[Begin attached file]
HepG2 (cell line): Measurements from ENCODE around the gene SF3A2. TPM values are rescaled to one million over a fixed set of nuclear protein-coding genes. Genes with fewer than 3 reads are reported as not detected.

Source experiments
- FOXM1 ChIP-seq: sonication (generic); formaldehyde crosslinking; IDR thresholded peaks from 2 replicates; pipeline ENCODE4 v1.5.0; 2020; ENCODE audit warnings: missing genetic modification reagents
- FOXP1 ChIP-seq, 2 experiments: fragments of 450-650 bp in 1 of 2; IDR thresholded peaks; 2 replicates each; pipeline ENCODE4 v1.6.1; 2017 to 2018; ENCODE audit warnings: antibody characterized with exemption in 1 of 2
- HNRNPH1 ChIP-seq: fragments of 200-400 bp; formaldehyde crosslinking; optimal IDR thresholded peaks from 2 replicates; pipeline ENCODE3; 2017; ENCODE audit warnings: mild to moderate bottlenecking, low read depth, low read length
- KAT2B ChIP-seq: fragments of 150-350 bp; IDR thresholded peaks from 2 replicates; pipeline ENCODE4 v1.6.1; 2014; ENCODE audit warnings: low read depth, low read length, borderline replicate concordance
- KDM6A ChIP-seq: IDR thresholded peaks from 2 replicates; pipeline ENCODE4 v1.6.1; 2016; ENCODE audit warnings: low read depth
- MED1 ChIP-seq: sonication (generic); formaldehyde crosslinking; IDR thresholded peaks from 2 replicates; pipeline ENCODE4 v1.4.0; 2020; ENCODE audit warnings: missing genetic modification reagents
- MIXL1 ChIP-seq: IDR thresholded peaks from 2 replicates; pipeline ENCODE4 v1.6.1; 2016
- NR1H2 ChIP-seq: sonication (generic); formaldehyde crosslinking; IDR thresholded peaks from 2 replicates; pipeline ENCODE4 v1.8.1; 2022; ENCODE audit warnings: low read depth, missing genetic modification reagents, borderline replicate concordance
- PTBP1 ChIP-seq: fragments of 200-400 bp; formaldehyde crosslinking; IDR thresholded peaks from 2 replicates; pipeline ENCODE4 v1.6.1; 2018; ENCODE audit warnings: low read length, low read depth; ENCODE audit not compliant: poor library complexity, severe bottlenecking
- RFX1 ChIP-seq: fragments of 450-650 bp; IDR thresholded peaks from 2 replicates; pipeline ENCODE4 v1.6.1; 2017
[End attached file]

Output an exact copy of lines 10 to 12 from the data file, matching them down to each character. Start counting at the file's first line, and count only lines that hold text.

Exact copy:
- NR1H2 ChIP-seq: sonication (generic); formaldehyde crosslinking; IDR thresholded peaks from 2 replicates; pipeline ENCODE4 v1.8.1; 2022; ENCODE audit warnings: low read depth, missing genetic modification reagents, borderline replicate concordance
- PTBP1 ChIP-seq: fragments of 200-400 bp; formaldehyde crosslinking; IDR thresholded peaks from 2 replicates; pipeline ENCODE4 v1.6.1; 2018; ENCODE audit warnings: low read length, low read depth; ENCODE audit not compliant: poor library complexity, severe bottlenecking
- RFX1 ChIP-seq: fragments of 450-650 bp; IDR thresholded peaks from 2 replicates; pipeline ENCODE4 v1.6.1; 2017